Missouri Communities Pay a High Price for Lack of Toxic Coal Waste Regulation
Even though Patricia Schuba and I live nearly a thousand miles apart, we’ve been seeing a lot of each other lately. Patricia is the president of the Labadie Environmental Organization and the director of the coal ash program for Citizens Coal Council.
In May, she traveled to Washington, D.C. as a Clean Air Ambassador, representing her home state of Missouri. In July, she returned to Washington to testify at an Environmental Protection Agency public hearing on power plant water pollution, and in October, she and I spoke on a panel about the impacts of coal ash at an environmental conference.
Patricia represents her community in the fight to clean up coal ash pollution. In the fifth part of our ongoing series leading up to the 5th anniversary of the coal ash spill in Kingston, TN, Patricia tells us about the Ameren power plant in Labadie, MO.
In the fall of 2009, the topic of a proposed coal ash landfill monopolized the conversation at a local book club meeting in the small river town of Labadie, Missouri, the home of Ameren’s Labadie Power Station, Missouri's largest coal-fired power plant.
Within one month, the book club organized as a nonprofit and held its first meeting in the basement of a local church. We are now called Labadie Environmental Organization (LEO) and we have successfully engaged the extended community of the metropolitan St. Louis area, regulators at the state and national levels, and legally challenged the permitting of dumping toxic wastes in the water table of the Big Muddy just west of the confluence and St. Louis. LEO's success has been in giving voice to local people and in doing so, has begun to reclaim community power in making decisions that impact the environment and our local economies.
The community surrounding the Labadie power plant has been exposed to 40 years of coal ash pollution.
LEO and families living near coal ash sites in Missouri want EPA to promulgate a "Subtitle C" coal ash rule and a zero discharge waste water rule by May 2014 or earlier. Missouri has issues with on-site and off-site disposal of toxic coal combustion products as evidenced in the Rotary Drilling fill site and the Mississippi Lime mine-fill case. In a state like Missouri, with karst and limestone geology, these toxins can easily contaminate water.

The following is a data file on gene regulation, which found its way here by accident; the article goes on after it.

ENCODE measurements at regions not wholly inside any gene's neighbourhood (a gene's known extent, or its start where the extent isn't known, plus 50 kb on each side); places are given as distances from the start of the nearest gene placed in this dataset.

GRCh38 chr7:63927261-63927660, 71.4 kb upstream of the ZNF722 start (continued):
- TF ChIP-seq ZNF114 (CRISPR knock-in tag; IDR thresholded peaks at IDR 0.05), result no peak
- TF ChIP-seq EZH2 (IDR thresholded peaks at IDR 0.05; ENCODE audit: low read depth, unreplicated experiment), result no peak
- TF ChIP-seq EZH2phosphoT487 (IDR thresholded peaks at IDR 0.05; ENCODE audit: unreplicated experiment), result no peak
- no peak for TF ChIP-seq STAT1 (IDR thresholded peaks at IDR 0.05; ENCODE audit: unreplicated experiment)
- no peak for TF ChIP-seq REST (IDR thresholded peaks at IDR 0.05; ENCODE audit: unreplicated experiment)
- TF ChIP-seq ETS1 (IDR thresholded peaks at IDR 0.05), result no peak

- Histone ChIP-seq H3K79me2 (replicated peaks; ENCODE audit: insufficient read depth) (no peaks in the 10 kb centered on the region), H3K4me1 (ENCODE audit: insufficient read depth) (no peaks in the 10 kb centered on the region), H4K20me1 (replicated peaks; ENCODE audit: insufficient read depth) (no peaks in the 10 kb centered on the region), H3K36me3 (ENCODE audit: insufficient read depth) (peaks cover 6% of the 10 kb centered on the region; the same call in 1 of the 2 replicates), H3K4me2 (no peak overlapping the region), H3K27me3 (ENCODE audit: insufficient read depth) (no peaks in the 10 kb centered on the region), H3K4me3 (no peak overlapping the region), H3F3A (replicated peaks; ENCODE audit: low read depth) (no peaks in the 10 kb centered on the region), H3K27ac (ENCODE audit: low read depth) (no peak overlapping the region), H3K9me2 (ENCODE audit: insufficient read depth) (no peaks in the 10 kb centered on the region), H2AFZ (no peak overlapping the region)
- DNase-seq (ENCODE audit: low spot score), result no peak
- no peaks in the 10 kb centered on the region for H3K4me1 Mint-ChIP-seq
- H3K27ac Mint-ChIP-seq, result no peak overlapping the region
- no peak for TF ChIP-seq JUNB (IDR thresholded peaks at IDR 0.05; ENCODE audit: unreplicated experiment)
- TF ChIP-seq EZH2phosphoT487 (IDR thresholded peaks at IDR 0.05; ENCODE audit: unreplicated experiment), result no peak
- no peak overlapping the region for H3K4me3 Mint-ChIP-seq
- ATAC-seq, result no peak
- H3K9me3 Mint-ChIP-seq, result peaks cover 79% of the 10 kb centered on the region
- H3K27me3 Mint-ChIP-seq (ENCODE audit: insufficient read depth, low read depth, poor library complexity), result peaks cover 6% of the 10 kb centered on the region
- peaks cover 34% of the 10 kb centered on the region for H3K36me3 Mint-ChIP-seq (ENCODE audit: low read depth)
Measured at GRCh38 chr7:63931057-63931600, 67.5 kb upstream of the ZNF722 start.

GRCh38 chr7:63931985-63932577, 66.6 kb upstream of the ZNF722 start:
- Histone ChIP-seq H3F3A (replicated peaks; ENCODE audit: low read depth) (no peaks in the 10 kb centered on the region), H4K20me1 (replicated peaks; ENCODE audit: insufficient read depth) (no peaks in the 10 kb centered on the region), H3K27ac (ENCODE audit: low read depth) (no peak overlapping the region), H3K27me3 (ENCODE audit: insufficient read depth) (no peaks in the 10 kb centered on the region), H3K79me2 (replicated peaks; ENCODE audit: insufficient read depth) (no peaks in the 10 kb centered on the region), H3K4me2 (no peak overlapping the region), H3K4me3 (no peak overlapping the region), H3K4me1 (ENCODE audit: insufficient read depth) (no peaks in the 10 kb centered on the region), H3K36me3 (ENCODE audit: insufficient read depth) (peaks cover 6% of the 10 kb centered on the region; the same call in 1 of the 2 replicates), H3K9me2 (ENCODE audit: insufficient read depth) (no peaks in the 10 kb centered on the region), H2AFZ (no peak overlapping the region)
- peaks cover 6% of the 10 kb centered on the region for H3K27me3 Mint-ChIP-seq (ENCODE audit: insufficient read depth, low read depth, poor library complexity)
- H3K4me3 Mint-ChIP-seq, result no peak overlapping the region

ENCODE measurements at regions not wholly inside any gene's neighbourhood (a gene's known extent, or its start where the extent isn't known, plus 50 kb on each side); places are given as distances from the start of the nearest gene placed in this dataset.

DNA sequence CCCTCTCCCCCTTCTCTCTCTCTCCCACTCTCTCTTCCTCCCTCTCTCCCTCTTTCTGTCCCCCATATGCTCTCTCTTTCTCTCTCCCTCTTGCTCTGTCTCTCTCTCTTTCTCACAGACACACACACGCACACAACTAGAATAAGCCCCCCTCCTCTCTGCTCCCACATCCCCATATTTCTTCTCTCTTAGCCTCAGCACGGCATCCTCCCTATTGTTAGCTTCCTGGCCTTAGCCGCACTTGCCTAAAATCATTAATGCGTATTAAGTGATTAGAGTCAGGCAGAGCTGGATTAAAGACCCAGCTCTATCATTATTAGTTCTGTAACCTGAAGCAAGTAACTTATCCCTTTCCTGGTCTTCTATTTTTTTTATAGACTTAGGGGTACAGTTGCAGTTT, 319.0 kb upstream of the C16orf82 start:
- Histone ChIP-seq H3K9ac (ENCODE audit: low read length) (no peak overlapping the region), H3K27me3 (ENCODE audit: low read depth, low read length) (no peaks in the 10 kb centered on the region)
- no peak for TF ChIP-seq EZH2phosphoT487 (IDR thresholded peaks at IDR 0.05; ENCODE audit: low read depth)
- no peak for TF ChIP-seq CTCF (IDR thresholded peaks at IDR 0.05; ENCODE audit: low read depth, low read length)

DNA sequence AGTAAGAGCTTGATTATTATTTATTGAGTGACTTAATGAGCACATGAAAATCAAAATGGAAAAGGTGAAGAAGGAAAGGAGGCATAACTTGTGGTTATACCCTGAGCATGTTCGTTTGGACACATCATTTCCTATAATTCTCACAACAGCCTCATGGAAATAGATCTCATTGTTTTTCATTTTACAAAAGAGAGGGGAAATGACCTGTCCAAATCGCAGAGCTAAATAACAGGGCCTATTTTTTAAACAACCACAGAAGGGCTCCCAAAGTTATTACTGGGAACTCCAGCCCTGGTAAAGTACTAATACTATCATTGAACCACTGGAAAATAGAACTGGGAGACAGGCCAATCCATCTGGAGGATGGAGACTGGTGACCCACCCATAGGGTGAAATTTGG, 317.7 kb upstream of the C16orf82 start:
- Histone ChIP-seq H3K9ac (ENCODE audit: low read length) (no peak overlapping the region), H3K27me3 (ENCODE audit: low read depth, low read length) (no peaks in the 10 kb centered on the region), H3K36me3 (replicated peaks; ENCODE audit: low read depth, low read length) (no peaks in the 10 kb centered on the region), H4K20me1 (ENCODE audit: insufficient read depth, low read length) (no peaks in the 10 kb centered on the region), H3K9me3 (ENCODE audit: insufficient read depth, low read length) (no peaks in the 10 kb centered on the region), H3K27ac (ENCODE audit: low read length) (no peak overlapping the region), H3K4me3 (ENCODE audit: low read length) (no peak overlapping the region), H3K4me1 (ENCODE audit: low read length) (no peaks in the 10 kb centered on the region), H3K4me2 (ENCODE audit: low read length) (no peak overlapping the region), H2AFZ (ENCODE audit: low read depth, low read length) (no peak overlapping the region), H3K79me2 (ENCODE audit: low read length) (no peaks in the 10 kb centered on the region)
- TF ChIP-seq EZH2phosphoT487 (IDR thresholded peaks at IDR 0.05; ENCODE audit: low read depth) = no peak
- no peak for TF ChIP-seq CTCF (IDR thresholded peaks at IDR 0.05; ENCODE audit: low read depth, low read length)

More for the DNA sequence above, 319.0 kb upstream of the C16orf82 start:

“Our families are drinking, bathing in and using this water for everything in our community and we can see the airborne coal ash coming off the ponds and fill sites,” said LEO member Christine Alt, who has two small children growing up less than a mile from the Labadie coal ash lagoons. “I have to worry every day what impact this pollution will have on my children.”
LEO has engaged a cross-section of the metropolitan St. Louis area, as it turns out hundreds to local hearings and collects thousands of petitions and postcard signatures. The community has maintained that they should have a voice in the process of determining policy; they face water pollution from a 40-year old leaking, unlined coal ash lagoon and exposure to airborne particulate matter from uncovered mounds of ash. Their local utility is moving forward with plans to build a 400 acre coal ash landfill, sitting in the water table, east of the existing lagoons. Monitoring wells thousands of feet from the leaking pond show arsenic levels at six times the Drinking Water Standard. Alarmingly, hundreds depend on the local aquifer for drinking water and irrigation of crops. Midwestern states like Missouri rank high in lack of regulation, risks of water pollution and cancer rates.
LEO members have traveled to the state’s capital and to Washington, D.C. to raise support for regulations that protect communities in a time when legislators and governors are ignoring these risks. We want clean water for our community and are proud to join the hundreds of other communities who deserve the same.
If you missed it, read part one of this blog series, "No EPA Progress on Anniversary of Coal Ash Disaster". The series continued with Russ Maddox on the impacts of coal mined in Alaska and burned at Alaskan power plants, Lisa Graves-Marcucci of EIP on the work being done to clean up the pollution at the Little Blue Run coal ash impoundment, and Clean Water Action's Nic Clark on the contamination of Michigan's waters from coal ash.
Learn more about coal ash in an interactive infographic: